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    03 Apr '06 03:01
    This question has to do with church attendance. Are we commanded to attend or not?
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    03 Apr '06 11:521 edit
    Originally posted by whodey
    This question has to do with church attendance. Are we commanded to attend or not?
    We are. Don't know about you.

    Clarification: I meant Catholics are. Don't know about other denominations.
  3. Donationkirksey957
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    03 Apr '06 12:06
    Originally posted by whodey
    This question has to do with church attendance. Are we commanded to attend or not?
    I think the deeper question is that if we are "commanded " to , what is the reason for being commanded to?
  4. London
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    03 Apr '06 12:09
    Originally posted by kirksey957
    I think the deeper question is that if we are "commanded " to , what is the reason for being commanded to?
    Along the same lines, it might be worthwhile to ask what the nature of the "command" is. Is it the nature of a general commanding his troops to enter the battlefield, a mother commanding her child to eat her veggies, or something else?
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    03 Apr '06 12:501 edit
    Originally posted by lucifershammer
    Along the same lines, it might be worthwhile to ask what the nature of the "command" is. Is it the nature of a general commanding his troops to enter the battlefield, a mother commanding her child to eat her veggies, or something else?
    When I say command I mean to ask does it say anywhere in the Bible that we "should" attend church? If so, where does it say this in the Bible?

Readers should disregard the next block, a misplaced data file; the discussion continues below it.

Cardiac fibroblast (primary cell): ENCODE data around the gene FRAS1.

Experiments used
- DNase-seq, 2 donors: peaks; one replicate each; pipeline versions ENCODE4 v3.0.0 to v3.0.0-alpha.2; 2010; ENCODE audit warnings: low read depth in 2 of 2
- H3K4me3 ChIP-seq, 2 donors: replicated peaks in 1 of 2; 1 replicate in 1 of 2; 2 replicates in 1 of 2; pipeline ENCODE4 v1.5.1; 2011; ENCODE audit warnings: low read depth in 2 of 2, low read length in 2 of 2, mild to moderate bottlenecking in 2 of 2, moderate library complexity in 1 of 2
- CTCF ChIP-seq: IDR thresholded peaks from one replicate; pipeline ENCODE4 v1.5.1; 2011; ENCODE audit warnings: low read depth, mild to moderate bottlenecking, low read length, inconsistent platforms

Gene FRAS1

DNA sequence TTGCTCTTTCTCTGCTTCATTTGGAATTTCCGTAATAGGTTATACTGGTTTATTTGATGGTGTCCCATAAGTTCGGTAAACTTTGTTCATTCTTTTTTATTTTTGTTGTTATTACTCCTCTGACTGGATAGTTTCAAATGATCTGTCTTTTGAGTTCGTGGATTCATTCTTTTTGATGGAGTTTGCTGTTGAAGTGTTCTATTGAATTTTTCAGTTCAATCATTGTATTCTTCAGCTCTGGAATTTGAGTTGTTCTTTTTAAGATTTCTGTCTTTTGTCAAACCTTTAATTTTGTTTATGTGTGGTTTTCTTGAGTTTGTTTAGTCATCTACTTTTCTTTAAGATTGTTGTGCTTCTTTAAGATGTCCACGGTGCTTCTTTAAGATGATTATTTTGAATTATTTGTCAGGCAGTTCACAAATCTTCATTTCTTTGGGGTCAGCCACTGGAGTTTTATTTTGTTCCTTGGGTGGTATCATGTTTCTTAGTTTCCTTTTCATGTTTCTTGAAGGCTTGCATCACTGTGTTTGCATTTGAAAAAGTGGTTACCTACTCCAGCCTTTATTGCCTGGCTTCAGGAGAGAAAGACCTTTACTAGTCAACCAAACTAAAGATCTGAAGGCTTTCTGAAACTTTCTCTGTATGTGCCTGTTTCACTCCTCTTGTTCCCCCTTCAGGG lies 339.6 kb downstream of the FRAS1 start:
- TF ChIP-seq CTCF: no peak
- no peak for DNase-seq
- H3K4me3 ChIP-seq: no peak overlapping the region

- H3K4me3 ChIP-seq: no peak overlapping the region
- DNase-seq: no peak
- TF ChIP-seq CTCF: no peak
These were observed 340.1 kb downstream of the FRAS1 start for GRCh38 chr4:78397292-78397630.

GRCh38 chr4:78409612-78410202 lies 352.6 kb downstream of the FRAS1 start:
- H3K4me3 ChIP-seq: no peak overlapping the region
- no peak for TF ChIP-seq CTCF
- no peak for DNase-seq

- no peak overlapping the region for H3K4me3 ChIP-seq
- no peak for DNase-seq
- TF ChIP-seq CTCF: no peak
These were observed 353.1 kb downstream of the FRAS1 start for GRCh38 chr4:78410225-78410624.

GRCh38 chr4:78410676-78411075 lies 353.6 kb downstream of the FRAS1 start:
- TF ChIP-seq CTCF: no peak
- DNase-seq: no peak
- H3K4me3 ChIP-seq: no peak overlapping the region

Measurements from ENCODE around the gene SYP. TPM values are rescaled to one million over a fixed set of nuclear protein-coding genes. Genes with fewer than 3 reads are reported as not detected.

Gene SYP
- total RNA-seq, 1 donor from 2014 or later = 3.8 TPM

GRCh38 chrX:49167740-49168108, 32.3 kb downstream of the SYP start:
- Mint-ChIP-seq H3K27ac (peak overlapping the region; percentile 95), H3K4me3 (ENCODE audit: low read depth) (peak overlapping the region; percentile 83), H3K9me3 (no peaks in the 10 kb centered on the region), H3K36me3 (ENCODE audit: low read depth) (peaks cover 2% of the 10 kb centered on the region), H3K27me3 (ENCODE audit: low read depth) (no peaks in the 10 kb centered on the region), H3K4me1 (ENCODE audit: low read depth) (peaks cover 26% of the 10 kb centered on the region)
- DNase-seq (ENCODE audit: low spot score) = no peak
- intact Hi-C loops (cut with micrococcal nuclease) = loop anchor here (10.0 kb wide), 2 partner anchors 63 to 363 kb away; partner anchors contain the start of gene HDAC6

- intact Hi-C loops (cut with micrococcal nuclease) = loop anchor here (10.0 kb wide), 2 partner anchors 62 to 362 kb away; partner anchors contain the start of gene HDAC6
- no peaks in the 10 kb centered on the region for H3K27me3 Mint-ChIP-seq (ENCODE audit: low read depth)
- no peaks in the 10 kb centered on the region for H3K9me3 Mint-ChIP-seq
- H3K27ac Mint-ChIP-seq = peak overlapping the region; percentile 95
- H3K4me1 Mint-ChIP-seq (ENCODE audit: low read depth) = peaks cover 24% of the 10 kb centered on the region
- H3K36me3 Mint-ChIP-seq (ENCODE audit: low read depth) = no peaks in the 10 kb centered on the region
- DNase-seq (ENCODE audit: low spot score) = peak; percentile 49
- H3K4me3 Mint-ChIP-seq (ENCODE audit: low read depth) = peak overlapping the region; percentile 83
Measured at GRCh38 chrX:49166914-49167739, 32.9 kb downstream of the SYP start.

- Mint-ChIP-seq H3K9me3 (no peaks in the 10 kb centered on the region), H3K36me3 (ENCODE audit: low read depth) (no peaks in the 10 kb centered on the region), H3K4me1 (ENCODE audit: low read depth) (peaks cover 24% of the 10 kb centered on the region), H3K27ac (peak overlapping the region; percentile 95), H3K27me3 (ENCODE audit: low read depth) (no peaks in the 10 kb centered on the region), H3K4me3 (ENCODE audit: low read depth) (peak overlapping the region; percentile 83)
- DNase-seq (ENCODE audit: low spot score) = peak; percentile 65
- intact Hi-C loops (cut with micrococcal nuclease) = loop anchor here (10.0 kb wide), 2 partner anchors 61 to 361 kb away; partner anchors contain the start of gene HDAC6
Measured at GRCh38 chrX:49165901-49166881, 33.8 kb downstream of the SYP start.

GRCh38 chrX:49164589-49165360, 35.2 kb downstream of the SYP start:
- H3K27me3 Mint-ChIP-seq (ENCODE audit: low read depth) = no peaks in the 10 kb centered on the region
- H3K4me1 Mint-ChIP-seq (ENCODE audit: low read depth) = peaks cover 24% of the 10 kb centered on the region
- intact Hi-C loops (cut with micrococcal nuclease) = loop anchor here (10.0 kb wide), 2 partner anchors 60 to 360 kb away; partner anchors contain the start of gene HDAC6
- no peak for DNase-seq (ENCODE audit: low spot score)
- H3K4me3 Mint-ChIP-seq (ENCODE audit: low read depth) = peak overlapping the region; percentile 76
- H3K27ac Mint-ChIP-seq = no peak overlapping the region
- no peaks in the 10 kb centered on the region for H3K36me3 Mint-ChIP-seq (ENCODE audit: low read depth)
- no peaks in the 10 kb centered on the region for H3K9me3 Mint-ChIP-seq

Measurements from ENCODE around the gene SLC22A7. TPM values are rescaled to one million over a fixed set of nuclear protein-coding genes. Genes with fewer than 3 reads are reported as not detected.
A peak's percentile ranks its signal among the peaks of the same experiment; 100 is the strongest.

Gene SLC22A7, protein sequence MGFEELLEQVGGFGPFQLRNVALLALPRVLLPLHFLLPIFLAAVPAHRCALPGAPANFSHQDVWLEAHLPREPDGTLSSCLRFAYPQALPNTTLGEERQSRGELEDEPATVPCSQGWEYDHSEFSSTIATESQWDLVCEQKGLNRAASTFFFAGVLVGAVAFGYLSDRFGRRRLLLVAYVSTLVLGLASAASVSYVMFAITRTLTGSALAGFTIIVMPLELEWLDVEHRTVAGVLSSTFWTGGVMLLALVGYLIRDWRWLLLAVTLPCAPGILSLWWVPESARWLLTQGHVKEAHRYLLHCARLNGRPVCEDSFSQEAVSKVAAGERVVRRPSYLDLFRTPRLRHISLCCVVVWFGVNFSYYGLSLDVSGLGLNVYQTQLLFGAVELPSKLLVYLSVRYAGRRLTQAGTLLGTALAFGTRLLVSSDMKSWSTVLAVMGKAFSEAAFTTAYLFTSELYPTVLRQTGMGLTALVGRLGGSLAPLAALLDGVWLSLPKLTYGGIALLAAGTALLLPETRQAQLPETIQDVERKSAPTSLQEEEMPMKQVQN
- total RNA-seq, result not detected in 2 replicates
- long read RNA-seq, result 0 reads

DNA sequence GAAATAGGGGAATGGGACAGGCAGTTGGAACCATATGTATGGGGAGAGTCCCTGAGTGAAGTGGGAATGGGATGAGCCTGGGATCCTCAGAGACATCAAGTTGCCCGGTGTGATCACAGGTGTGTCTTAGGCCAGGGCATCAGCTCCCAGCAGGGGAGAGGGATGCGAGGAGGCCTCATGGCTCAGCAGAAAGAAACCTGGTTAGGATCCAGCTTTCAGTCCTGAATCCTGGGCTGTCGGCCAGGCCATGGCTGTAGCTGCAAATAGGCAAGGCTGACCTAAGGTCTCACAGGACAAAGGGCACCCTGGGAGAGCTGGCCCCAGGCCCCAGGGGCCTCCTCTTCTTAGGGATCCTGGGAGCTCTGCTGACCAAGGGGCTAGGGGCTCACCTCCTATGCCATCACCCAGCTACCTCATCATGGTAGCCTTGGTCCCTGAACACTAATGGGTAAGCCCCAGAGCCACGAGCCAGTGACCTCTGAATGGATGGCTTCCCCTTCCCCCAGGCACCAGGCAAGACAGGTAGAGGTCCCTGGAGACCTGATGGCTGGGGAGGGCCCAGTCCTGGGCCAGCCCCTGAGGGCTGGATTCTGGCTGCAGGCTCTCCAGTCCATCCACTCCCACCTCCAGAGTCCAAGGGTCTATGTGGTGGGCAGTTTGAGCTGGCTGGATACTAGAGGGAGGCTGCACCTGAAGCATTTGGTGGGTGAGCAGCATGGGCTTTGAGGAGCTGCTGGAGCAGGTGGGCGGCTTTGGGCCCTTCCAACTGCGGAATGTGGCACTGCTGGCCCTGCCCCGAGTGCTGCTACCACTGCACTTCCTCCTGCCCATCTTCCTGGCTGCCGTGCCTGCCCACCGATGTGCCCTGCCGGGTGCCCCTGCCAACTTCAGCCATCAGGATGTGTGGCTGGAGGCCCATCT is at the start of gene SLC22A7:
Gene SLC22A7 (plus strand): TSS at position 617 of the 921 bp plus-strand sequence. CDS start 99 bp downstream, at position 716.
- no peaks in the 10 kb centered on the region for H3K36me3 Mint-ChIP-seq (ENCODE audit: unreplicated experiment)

6. Territories Unknown
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    03 Apr '06 13:41
    Originally posted by whodey
    When I say command I mean to ask does it say anywhere in the Bible that we "should" attend church? If so, where does it say this in the Bible?
    This may be what you are looking for:

    Hebrews 10:25

    "Let us not give up meeting together,
    as some are in the habit of doing,
    but let us encourage one another—
    and all the more as you see the Day approaching."
  7. London
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    03 Apr '06 14:34
    Originally posted by whodey
    When I say command I mean to ask does it say anywhere in the Bible that we "should" attend church? If so, where does it say this in the Bible?
    Does it say anywhere in the Bible that everything about the Christian faith is to be found in the Bible? If so, where?
  8. Territories Unknown
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    03 Apr '06 14:45
    Originally posted by lucifershammer
    Does it say anywhere in the Bible that everything about the Christian faith is to be found in the Bible? If so, where?
    Another verse from Hebrews, this time chapter four:

    "For the word of God is alive and powerful. Sharper than any two-edged sword, it penetrates even to dividing soul and spirit, joints and marrow; it judges the thoughts and intents of the heart."

    While this does not necessarily command that all aspects of the Christian faith are to be found therein, we are not going to find any endorsement of extra-biblical material as expedient for maturity, etc.
  9. London
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    03 Apr '06 15:181 edit
    Originally posted by FreakyKBH
    Another verse from Hebrews, this time chapter four:

    "For the word of God is alive and powerful. Sharper than any two-edged sword, it penetrates even to dividing soul and spirit, joints and marrow; it judges the thoughts and intents of the heart."

    While this does not necessarily command that all aspects of the Christian faith are to be found therein, ...[text shortened]... e not going to find any endorsement of extra-biblical material as expedient for maturity, etc.
    Not true.

    1 Cor. 11:

    [2] I commend you because you remember me in everything and maintain the traditions ven as I have delivered them to you.


    2 Thess. 2:

    [15] So then, brethren, stand firm and hold to the traditions which you were taught by us, either by word of mouth or by letter.


    Clearly Paul is referring to extra-biblical material here.
  10. Territories Unknown